Biomolecules have great potential for the modification or synthesis of CDs when there are concerns regarding toxicity and biocompatibility. Various biochemical components produced in nature, including amino acids, oligosaccharides, and their macromolecules and derivatives, can be used. Liu et al. reported that lysine-coated CQDs modified with bovine serum albumin (CQDs-BSA-Lys) could be used for the detection of Cu2+ ions [87]. The synthesis of the pristine CDs was carried out using a mixture of glucose and PEG200 by microwave treatment. BSA was mixed with a coupling reagent with gentle stirring, resulting in carbodiimide formation. The subsequent addition of lysine greatly enhanced the fluorescence of the CQDs-BSA, probably because of the interactions between the carboxylic acids and amines from both BSA and lysine, as well as the formation of a coating layer, which likely reduced the surface defects on the CDs. The CDs were tested for their function as a copper-selective probe in the presence of various heavy metals, and the probe showed specificity for copper, detecting Cu2+ concentrations of 2 nmol (Fig. 9). The Cu2+ ions appear to form multiple coordination complexes around the carboxylic acids and amines of lysine in the CQDs and glycine on the partially uncoated CQDs [87].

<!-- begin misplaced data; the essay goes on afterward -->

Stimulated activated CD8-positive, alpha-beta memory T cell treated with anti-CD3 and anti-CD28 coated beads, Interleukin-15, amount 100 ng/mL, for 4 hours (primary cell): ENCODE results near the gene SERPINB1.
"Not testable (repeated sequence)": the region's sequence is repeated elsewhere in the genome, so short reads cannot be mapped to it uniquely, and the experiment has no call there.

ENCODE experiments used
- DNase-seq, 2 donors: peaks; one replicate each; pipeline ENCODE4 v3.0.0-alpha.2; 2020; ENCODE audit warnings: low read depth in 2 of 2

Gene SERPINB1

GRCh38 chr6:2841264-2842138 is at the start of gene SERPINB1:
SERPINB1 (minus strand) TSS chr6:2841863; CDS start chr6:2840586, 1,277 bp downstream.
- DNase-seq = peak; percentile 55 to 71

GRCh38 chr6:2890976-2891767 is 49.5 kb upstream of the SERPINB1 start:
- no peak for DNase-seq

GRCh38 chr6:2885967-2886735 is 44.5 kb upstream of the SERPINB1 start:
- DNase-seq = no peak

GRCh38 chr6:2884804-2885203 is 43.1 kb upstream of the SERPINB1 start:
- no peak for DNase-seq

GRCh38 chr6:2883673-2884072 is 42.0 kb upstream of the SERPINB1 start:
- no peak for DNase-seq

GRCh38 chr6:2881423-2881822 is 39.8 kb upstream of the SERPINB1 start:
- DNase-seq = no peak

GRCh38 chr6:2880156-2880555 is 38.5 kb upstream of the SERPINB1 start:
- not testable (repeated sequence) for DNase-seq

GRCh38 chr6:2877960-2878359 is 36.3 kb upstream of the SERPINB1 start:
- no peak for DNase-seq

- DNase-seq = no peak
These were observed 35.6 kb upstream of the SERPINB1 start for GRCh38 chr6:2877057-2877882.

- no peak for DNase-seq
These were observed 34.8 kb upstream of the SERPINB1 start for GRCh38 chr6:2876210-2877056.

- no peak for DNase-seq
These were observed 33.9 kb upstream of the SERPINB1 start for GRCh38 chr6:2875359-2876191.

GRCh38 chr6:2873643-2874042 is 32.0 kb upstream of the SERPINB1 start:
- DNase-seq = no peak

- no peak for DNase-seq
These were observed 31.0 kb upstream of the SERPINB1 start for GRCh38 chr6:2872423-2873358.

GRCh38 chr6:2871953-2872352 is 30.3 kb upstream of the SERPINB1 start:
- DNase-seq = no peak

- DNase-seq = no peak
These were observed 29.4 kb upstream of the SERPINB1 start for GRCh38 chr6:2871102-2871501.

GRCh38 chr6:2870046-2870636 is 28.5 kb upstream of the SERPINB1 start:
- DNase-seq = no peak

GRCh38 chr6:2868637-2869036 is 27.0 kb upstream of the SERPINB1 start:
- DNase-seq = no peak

Fig. 9
figure 9

a Schematic of the CD modification with BSA and Lys and Cu2+ detection. b The selectivity of the CDs-BSA-lysine fluorescent probe toward 2 nmol Cu2+ in the presence of other cations under optimum conditions [87]

Valine-functionalized GQDs (Val-GQDs) were synthesized by simultaneous mixing with citric acid via thermal pyrolysis [88]. The base GQDs were formed from pyrolyzed citric acid through dehydration and carbonization, and the incorporated valine led to changes in the fluorescence. The quantum yield of the Val-GQDs was increased fourfold compared to that of pristine GQDs. The increase in the quantum yield was caused by changes in the steric and electronic properties, likely induced by the increase of nitrogen moieties in pyridine and pyrrole groups formed after the functionalization with valine [88, 89]. Interestingly, the presence of valine moieties in the Val-GQDs resulted in a more sensitive fluorescent response to Hg2+, showing a detection limit of 0.4 nM (signal-to-noise ratio = 3) and a sensitivity 14-times greater that of the unmodified GQDs.